Ontario’s Not-so-Proud History Brought to Light
Here in the province of Ontario – formerly known as Upper Canada – we are pretty proud of our past. We are blessed with the beautiful Great Lakes and green, lush, countryside, a healthy mix of agriculture and industry, and for the most part, good government.
But it wasn’t always so. Our province’s history is brought to light in a play, currently on stage at Niagara-on-the-Lake’s Court House Theatre, 1837: The Farmers’ Revolt.
I remember learning this in elementary school. And here’s what I recall from that class: There was a rebellion against the Family Compact. I passed the course with flying colours, but unfortunately had no idea what a Family Compact was! I thought it was something small – you know, a powder compact is small, a compact car is small.
In this fascinating play we learn exactly what a Family Compact is: we see it fully demonstrated, and it is huge!
The Family Compact was nepotism run rampant. In colonial Upper Canada, everyone appointed to every position of power was related, either by blood or in-laws. All the good employment – political, bureaucratic, economic, judicial – was held by this clique. The nepotism itself was bad enough, but making it worse was the fact that most of these men in authority were also corrupt. They had businesses turning profits, thanks only to their powerful positions.
In 1837, newspaper editor William Lyon Mackenzie organized farmers and other reformers and led the revolt against the Family Compact. While unsuccessful, it eventually led to greater democracy in Ontario.
This play is a series of vignettes and short narratives leading up to the rebellion. It is neatly bundled together, making history come alive. The production is both gender blind and colour blind – everyone plays all roles, male or female. It works seamlessly: each actor is completely convincing. Credit goes to Director Philip Akin, who directed last year’s outstanding production of “Master Harold” … And The Boys. Under Akin’s direction, we are immersed in the various narratives and characters, forgetting everything else.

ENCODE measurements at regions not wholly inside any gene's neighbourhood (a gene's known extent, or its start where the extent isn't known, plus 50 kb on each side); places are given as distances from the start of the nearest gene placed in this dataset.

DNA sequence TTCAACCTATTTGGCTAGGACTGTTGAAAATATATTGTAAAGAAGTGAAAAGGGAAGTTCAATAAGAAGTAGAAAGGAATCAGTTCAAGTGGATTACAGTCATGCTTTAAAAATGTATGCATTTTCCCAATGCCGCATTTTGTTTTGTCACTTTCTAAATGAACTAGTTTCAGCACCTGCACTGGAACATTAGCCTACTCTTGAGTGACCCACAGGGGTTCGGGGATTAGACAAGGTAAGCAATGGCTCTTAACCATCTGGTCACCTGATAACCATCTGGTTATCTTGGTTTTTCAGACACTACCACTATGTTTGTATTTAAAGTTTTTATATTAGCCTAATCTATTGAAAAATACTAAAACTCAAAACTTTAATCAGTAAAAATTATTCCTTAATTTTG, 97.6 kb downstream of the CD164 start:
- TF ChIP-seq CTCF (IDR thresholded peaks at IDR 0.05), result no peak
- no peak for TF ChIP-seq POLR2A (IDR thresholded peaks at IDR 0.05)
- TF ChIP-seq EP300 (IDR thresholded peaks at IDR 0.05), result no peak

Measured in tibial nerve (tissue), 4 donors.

Ric Reid is outstanding as William Lyon Mackenzie. His explanation of the Family Compact and the corruption keeps the audience on track through the series of anecdotes.
Travis Seetoo plays nearly all the members of the Family Compact, racing around the stage, and then popping up with a different facial expression for each different privileged character he covers. We are introduced to more than 30 members of the corrupt Family Compact! The rest of the cast is stellar, bringing so many different characters to life. From a farmer arriving and sending back for his mail-order wife, through to a settler deciding to go to Detroit to see if life is better in Michigan, the audience meets characters from all walks of life in early Upper Canada. We travel around Southwestern Ontario, too. There are stops in Chatham, then up to Goderich to meet with Tiger Dunlop, and continuing in Huron County to recruit Colonel VanEgmond. There is even a trip to Niagara-on-the-Lake, which tickles the audience. But the rebellion centres around Toronto’s Montgomery Tavern on Yonge Street.
First put together in 1973 by a collective at Theatre Passe Muraille, this play turns a few dull pages in a history book into an exciting and emotional story. This talented cast makes each vignette personal and heartfelt, as we live through the frustration with them.
The story ends with two rebels facing the noose for treason. One points out to the other that they lost. The other responds, “No, we just haven’t won yet.”
1837: The Farmers’ Revolt continues in repertoire at The Courthouse Theatre, Shaw Festival, Niagara-on-the-Lake until October 8. For tickets, visit www.shawfest.com or call 1-800-511-SHAW(7429).
Photo: Ric Reid as William Lyon Mackenzie (right) and the cast of 1837: The Farmers’ Revolt. Photo by Emily Cooper.
1837: The Farmers’ Revolt
By Rick Salutin and Theatre Passe Muraille
Directed by Philip Akin
Music Direction by John-Luke Addison
Performed by Donna Belleville, Sharry Flett, Jonah McIntosh, Marla McLean, Ric Reid, Cherissa Richards, Travis Seetoo, and Jeremiah Sparks
Produced by The Shaw Festival
Court House Theatre, Niagara-on-the-Lake
May 7 to October 8, 2017
Reviewed by Mary Alderson